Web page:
...a Disc Interchange technical article
What We Need to Know to Convert Your Files
This article discusses what information we need to know to convert your files between different computers
and operating systems.
Platform conversions are usually tape conversions, so that's what we'll discuss here. Disks have similar
- The type of media.
- The density or mode the tape is recorded in.
- The computer and operating system the tape is from.
- The method or program used to write the tape.
- The type of file(s).
- The record layout(s).
Each of these is briefly discussed below. We will need to know this information for both the computer
you are converting from, and the one you are converting to. We have chosen to keep this discussion brief, so the issues
are abbreviated, and of necessity, incomplete.
The type of media
Obviously we need to know the type of tape or disk. We seldom care about the brand; just
the type. If you are not sure what you have, see Identifying Media.
Recording density or mode
Some tapes can be recorded in many densities or modes, including
different numbers of tracks. We need to match the density and number of tracks before reading the tape. We can generally
figure this out by inspection when reading a source tape (the tape you are trying to convert from), but you should tell
us which density you want us to write if we are writing a destination tape.
The computer and operating system the tape is from
The operating system dictates both the content of the files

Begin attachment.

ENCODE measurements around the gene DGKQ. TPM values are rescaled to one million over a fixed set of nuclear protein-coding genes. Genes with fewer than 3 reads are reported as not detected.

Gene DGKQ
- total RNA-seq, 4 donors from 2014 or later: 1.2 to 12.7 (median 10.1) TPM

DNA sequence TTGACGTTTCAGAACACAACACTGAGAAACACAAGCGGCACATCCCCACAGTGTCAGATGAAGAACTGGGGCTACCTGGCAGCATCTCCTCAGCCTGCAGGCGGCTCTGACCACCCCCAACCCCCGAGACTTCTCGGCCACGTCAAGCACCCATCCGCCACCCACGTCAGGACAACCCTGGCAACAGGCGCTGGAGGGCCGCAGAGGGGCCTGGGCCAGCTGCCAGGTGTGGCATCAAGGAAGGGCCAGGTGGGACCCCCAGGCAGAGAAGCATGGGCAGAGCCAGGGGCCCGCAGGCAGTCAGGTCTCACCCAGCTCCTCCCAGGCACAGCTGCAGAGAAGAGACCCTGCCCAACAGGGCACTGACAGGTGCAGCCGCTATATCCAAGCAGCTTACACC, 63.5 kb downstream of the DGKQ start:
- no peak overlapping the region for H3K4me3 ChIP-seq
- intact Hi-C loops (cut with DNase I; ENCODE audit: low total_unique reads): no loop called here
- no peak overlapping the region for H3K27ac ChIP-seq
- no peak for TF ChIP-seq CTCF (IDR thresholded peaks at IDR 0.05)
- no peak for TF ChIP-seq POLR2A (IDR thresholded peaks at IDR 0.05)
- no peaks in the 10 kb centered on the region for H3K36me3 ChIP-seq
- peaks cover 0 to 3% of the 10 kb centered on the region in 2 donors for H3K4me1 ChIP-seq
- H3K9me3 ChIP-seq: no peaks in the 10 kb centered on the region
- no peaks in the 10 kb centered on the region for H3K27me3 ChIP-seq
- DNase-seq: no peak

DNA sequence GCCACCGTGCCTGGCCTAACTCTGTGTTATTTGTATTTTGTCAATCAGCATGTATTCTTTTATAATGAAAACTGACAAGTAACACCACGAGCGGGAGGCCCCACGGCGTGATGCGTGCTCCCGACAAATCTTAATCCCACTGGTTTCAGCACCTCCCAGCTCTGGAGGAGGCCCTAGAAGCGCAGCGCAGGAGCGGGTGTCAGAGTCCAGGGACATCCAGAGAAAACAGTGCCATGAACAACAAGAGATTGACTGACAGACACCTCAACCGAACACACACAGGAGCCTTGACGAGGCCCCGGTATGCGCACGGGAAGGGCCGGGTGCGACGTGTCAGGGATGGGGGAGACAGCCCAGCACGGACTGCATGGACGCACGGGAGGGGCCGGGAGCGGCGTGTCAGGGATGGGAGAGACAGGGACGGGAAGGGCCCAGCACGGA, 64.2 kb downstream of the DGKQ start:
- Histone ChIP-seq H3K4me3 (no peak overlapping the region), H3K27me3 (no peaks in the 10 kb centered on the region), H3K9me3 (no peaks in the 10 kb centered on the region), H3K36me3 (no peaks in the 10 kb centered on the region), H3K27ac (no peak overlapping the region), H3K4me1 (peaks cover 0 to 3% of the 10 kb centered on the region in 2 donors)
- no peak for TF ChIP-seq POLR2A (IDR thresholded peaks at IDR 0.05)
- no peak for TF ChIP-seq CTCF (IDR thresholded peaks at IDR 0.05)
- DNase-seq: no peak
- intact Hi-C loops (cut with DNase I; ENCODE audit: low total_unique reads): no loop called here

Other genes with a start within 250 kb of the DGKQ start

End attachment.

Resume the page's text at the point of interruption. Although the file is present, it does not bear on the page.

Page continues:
and how they are written to tape. This is critical information. However, in the case of some standard tape formats, like
mainframe tapes, we don't need to know the operating system if we know the standard format used (#4 below). This is
sometimes true of UNIX tar and cpio tapes as well.
The method or program used to write the tape
Each operating system has several ways to write a tape. In some
cases, such as mainframes, minis and UNIX, the tape software is part of the operating system, so if we know the
operating system and the tape utility used, we generally know the format. If you have a mainframe tape, we only need to
know that information, not the exact OS version.
In other cases, especially MSDOS, Windows, and NT, the tape software, and therefore the tape format, is often a
third-party product. Each of these third party products writes a different format, so we need to use the same product to
read or write the tape. Many products are not even compatible between different versions of the same product, so please
try to get the version, too.
The type of files
DISC converts many different types of files, and the issues are different for each. We
need to determine the type of file on the source media, which we can sometimes do by inspection, and you will need to
tell us what file type you want back.
The record layout
(If these are database files.) If DISC will be converting any binary numeric fields we will
need the record layout to write the conversion program. If we are only doing an EBCDIC to ASCII conversion of all
character fields we only need the record length, although sending a layout is still encouraged so we can more thoroughly
check the data.
In some cases we can determine much of this information by inspection, but it's still best to get as
much information as you reasonably can.